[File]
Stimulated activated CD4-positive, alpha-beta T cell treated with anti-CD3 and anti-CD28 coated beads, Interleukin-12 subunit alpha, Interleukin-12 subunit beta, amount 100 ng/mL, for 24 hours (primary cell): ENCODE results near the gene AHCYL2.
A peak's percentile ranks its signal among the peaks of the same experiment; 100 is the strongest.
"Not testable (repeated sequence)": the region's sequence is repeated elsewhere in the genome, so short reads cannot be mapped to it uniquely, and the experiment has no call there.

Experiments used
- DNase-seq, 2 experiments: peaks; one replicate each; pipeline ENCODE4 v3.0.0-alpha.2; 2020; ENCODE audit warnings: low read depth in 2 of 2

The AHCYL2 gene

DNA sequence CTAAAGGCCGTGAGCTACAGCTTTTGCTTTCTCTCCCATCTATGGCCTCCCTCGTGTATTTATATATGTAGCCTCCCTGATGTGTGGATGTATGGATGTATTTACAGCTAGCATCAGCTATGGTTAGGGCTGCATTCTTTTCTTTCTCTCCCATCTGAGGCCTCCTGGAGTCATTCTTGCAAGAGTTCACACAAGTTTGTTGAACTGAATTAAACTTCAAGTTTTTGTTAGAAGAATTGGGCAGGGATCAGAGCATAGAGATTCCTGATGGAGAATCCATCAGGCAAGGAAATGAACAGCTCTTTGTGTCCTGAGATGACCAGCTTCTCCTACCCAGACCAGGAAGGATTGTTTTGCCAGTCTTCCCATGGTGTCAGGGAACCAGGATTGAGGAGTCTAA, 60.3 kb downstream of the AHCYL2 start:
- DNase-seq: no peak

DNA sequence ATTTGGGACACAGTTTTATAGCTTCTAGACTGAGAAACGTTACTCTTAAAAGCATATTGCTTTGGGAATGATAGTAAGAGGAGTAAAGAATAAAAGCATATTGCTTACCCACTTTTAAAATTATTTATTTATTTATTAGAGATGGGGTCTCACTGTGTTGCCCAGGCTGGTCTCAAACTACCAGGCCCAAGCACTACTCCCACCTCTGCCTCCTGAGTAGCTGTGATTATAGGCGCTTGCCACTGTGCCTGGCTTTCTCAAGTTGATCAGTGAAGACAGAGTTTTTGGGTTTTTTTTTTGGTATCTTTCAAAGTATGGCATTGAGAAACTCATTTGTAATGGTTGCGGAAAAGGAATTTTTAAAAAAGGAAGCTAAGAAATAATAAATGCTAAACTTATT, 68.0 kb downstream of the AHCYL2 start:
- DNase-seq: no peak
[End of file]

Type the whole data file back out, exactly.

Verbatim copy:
Stimulated activated CD4-positive, alpha-beta T cell treated with anti-CD3 and anti-CD28 coated beads, Interleukin-12 subunit alpha, Interleukin-12 subunit beta, amount 100 ng/mL, for 24 hours (primary cell): ENCODE results near the gene AHCYL2.
A peak's percentile ranks its signal among the peaks of the same experiment; 100 is the strongest.
"Not testable (repeated sequence)": the region's sequence is repeated elsewhere in the genome, so short reads cannot be mapped to it uniquely, and the experiment has no call there.

Experiments used
- DNase-seq, 2 experiments: peaks; one replicate each; pipeline ENCODE4 v3.0.0-alpha.2; 2020; ENCODE audit warnings: low read depth in 2 of 2

The AHCYL2 gene

DNA sequence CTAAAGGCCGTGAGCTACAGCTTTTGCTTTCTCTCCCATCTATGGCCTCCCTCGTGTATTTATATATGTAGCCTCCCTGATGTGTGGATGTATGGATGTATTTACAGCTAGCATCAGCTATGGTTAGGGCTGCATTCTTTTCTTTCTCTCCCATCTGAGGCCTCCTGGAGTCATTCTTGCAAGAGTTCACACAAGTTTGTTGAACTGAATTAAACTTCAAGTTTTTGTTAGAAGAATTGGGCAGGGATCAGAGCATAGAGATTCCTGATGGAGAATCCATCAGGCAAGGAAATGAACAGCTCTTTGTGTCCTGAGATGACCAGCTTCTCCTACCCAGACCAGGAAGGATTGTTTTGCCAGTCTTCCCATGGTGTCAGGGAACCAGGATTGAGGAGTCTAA, 60.3 kb downstream of the AHCYL2 start:
- DNase-seq: no peak

DNA sequence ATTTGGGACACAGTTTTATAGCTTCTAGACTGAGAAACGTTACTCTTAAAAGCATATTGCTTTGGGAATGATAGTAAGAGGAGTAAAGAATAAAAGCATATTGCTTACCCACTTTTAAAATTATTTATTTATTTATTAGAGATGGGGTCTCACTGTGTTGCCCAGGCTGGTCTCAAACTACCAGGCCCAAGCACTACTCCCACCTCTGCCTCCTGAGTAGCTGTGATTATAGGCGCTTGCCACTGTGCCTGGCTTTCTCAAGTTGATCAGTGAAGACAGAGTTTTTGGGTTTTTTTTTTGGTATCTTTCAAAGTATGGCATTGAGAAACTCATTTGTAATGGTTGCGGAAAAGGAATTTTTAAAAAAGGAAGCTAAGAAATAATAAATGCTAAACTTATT, 68.0 kb downstream of the AHCYL2 start:
- DNase-seq: no peak